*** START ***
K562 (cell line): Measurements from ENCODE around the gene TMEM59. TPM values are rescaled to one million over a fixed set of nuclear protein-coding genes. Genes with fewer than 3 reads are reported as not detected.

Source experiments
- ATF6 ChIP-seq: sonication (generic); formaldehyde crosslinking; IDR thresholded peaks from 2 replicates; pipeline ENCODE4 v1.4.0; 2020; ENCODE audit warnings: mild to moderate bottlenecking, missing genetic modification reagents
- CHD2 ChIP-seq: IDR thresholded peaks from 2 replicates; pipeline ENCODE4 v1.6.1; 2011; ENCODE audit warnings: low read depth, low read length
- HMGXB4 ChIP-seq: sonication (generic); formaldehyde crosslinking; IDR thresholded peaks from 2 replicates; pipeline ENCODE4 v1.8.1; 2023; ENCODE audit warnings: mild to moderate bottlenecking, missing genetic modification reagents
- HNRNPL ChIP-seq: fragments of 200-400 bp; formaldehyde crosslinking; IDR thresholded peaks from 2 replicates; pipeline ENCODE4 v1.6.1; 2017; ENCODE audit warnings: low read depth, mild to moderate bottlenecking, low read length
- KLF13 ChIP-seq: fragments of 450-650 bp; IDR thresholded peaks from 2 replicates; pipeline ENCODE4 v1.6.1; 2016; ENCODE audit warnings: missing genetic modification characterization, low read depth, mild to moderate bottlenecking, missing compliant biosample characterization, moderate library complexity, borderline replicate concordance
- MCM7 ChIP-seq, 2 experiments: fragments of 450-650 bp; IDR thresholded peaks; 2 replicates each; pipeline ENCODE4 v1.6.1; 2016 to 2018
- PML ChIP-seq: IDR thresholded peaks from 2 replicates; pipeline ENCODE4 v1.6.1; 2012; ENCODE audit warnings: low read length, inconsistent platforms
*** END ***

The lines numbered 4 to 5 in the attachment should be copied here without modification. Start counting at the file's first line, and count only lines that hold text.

- CHD2 ChIP-seq: IDR thresholded peaks from 2 replicates; pipeline ENCODE4 v1.6.1; 2011; ENCODE audit warnings: low read depth, low read length
- HMGXB4 ChIP-seq: sonication (generic); formaldehyde crosslinking; IDR thresholded peaks from 2 replicates; pipeline ENCODE4 v1.8.1; 2023; ENCODE audit warnings: mild to moderate bottlenecking, missing genetic modification reagents